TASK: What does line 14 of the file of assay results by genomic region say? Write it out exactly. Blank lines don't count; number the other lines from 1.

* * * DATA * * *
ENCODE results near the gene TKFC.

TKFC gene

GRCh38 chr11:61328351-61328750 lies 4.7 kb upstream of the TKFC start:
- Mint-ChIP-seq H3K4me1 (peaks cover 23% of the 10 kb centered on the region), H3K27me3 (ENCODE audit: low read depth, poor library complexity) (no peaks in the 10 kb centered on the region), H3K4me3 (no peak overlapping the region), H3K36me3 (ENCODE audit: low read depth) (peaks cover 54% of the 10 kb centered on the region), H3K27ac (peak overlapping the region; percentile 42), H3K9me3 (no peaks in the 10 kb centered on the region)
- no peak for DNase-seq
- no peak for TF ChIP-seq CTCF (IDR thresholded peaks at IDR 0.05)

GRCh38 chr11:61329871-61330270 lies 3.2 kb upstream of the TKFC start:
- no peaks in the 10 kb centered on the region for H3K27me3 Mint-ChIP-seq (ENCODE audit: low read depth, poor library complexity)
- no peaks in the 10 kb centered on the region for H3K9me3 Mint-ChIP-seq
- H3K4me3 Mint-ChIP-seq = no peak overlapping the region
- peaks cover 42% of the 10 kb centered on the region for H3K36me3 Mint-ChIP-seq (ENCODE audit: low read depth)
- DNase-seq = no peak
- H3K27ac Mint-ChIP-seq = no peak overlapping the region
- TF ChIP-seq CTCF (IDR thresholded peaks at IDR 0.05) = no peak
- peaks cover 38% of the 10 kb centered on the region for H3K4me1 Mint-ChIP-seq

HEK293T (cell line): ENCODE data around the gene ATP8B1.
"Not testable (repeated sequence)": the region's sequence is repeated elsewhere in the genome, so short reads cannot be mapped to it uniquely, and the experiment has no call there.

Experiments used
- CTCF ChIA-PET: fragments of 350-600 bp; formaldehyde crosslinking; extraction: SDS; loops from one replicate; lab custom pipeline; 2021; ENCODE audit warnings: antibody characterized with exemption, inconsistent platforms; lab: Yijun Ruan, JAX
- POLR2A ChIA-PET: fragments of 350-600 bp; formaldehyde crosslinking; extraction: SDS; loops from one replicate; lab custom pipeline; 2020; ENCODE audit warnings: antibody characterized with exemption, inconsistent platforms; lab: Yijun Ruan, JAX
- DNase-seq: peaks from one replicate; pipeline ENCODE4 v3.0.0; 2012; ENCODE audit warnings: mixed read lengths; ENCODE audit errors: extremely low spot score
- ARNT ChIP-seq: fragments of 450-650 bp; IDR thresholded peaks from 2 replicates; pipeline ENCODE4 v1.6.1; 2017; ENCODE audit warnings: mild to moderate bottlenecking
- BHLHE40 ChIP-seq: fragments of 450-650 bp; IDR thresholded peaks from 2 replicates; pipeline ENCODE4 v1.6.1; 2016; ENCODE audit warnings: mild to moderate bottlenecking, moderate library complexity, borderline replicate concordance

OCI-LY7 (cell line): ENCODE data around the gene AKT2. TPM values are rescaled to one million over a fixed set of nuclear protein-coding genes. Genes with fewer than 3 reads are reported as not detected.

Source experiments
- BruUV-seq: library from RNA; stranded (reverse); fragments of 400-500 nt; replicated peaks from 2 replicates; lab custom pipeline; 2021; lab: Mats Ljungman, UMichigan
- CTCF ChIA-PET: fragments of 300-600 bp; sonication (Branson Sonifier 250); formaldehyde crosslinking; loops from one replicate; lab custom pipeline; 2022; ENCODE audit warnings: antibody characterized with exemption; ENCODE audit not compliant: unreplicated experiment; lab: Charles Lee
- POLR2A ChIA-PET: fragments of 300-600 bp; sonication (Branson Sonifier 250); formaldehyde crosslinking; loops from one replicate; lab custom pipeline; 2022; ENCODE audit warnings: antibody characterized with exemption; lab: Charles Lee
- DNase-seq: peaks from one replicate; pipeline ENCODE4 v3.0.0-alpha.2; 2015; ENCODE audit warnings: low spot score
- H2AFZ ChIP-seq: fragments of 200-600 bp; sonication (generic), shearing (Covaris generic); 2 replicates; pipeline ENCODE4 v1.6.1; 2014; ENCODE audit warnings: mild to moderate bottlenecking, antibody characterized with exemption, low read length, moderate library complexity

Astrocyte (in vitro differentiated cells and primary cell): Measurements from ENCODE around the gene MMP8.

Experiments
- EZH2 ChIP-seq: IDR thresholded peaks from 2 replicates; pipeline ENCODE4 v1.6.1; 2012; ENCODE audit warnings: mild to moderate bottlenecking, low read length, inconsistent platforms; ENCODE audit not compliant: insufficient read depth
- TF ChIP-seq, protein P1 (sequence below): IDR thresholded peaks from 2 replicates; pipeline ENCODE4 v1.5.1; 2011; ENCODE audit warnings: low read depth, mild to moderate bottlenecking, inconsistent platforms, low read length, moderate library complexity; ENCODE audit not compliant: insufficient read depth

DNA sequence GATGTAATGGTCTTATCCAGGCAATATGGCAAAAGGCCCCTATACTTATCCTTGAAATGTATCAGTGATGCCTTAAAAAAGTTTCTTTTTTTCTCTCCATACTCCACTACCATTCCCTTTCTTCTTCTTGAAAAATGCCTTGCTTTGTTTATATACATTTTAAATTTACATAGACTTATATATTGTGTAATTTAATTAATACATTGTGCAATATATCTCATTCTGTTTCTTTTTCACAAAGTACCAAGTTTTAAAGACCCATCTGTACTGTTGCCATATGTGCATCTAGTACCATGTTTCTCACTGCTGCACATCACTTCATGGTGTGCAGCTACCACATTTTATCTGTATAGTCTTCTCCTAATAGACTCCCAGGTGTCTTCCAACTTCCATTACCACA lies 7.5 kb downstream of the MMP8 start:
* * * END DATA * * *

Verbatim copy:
- TF ChIP-seq CTCF (IDR thresholded peaks at IDR 0.05) = no peak